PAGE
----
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Our government's flawed response to Hurricane Katrina reflected a profound abandonment of the American values of opportunity -- equal treatment, economic security and mobility, a voice in decisions that affect us, shared responsibility for each other, and a chance to start over after misfortune or missteps. The recovery process has similarly failed to uphold those values, in ways that reflect larger problems of unequal opportunity in our country.
Robert Wood Johnson Foundation;
Describes the foundation's early decision-making, immediate response, and long-term commitment to rebuilding in the hurricane-affected areas. Highlights staff and grantee activities, as well as lessons learned about the grantmaking process and strategy.
Mississippi State University Early Childhood Institute;
Provides details of the administrative, technical, and financial assistance delivered with the Rebuilding After Katrina initiative to reopen and sustain child care facilities and programs in twenty-six Gulf Coast communities in the first year of recovery.
Highlights the need to mitigate climate change-related risks to coastlines. Calls for better science, strengthened ecosystems, risk-based land use planning, viable insurance markets, and adaptable standards for infrastructure, building, and investment.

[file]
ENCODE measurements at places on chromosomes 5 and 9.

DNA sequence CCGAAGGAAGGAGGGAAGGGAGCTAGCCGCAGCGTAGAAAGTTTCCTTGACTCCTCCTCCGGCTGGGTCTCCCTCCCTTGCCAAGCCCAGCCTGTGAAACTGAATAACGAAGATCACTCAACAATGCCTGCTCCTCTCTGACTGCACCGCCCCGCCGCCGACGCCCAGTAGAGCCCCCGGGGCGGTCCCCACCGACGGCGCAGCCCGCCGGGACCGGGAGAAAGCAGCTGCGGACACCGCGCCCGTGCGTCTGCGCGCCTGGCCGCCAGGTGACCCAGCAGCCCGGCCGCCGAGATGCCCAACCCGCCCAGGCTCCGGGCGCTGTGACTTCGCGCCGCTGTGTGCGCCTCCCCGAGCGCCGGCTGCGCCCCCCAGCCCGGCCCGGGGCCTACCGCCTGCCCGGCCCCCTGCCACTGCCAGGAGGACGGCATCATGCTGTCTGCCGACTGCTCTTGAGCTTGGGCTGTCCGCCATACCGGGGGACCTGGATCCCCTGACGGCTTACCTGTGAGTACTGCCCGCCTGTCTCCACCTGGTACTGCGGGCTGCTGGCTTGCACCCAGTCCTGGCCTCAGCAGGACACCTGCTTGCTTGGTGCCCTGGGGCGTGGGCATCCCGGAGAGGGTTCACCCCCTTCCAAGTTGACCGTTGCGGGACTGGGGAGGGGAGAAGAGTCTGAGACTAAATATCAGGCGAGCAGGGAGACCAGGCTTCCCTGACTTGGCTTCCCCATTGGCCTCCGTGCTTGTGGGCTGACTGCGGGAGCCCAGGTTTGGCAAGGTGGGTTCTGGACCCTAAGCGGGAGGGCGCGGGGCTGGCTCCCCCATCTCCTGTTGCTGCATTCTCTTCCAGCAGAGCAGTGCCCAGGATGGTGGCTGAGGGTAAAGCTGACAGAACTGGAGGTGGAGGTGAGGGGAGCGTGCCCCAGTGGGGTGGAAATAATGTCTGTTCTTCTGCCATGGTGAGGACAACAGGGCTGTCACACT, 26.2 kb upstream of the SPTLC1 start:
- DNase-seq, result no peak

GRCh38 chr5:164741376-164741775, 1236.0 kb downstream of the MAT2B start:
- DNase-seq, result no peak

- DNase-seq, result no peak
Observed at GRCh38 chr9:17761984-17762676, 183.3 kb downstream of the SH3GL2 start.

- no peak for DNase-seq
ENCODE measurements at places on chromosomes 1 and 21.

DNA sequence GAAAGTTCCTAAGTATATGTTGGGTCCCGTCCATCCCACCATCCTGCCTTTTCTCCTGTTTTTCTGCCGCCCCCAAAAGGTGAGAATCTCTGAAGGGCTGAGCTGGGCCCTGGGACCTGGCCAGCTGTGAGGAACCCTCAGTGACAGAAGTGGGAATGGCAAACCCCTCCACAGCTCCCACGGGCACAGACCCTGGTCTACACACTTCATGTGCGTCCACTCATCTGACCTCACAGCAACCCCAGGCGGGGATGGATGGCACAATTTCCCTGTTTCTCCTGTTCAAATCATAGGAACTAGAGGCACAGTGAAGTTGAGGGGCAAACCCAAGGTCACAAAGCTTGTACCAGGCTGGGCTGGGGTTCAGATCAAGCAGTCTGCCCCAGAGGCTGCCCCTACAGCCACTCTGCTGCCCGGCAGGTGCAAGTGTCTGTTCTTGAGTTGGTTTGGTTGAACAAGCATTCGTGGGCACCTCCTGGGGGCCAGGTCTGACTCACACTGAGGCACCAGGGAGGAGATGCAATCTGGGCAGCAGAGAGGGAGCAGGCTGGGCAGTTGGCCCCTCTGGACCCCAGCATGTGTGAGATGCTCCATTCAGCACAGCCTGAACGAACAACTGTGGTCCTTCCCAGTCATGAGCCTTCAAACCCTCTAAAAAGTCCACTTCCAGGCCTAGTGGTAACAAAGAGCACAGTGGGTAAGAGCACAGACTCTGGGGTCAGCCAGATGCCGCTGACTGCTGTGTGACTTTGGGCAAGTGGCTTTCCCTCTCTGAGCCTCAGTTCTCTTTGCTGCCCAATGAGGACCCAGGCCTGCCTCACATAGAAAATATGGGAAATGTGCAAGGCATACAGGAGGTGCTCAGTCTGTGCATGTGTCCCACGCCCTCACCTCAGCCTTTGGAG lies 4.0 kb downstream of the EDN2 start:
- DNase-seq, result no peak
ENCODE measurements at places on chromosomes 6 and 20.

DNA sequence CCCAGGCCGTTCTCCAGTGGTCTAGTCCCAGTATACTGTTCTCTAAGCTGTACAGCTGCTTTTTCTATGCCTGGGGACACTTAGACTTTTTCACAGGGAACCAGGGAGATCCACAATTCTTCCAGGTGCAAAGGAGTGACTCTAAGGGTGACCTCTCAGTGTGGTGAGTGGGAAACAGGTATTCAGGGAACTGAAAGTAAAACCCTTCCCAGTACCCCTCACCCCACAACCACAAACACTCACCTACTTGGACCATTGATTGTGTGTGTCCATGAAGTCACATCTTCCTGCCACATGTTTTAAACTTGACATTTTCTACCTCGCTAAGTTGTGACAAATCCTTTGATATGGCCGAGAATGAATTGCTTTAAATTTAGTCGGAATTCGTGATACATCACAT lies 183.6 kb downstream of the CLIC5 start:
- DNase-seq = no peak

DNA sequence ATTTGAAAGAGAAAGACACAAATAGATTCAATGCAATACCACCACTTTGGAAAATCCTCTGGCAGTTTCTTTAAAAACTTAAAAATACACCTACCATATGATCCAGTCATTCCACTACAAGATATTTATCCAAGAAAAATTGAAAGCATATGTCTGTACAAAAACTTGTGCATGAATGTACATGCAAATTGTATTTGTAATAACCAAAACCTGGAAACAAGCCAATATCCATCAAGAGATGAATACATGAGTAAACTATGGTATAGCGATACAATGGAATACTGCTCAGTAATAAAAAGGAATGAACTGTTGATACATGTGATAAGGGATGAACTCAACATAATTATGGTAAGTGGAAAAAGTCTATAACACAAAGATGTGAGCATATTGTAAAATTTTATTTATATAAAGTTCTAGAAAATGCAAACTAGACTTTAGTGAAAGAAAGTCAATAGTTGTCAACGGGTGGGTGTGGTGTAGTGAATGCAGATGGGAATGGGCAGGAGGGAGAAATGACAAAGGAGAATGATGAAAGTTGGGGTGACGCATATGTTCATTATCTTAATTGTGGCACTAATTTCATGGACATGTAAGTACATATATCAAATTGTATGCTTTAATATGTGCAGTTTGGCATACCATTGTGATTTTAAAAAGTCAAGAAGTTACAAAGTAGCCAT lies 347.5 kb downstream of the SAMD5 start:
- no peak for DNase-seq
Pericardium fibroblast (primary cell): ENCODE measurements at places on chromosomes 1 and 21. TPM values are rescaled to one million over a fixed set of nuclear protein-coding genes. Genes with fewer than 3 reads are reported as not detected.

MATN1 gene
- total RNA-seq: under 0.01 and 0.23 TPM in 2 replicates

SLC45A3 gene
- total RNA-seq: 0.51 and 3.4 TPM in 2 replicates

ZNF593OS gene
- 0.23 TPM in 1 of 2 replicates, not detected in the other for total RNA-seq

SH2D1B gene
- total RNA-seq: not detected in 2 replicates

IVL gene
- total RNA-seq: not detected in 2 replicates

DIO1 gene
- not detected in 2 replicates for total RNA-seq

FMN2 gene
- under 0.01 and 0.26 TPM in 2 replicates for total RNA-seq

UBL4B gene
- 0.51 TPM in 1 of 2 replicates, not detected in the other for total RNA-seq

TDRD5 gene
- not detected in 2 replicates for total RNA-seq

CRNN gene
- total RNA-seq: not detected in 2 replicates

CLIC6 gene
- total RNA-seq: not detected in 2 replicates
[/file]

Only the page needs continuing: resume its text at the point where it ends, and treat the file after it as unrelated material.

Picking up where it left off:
Mississippi State University Early Childhood Institute;
Outlines a plan for implementing early childhood services data sharing, a first response protocol, displaced children referrals, child care sector restoration planning, and advanced emergency child care provider preparedness training.
Private and community foundations awarded an additional $125 million in grant support for recovery and rebuilding efforts from January 2007 to mid-2009, according to Giving in the Aftermath of the 2005 Gulf Coast Hurricanes: Profile of the Ongoing Foundation and Corporate Response (2007-2009). Economic and community development captured the largest dollar share, a shift from giving for human services in the immediate aftermath of the disaster.
The Foundation Center's first report benchmarking the level of engagement of U.S. foundations in policy-related activities reflects an increase in grantmaker support for research, public education, and resources to policymakers in recent years. Key Facts on Foundations' Public Policy-related Activities finds that one-quarter of the more than 1,300 foundations that responded to a survey either fund or are engaged in such activities, with larger foundations far more likely to participate than smaller ones. In fact, more than half of those who engage in public policy-related activities increased their levels of support over the last five years.
Greater New Orleans Education Foundation;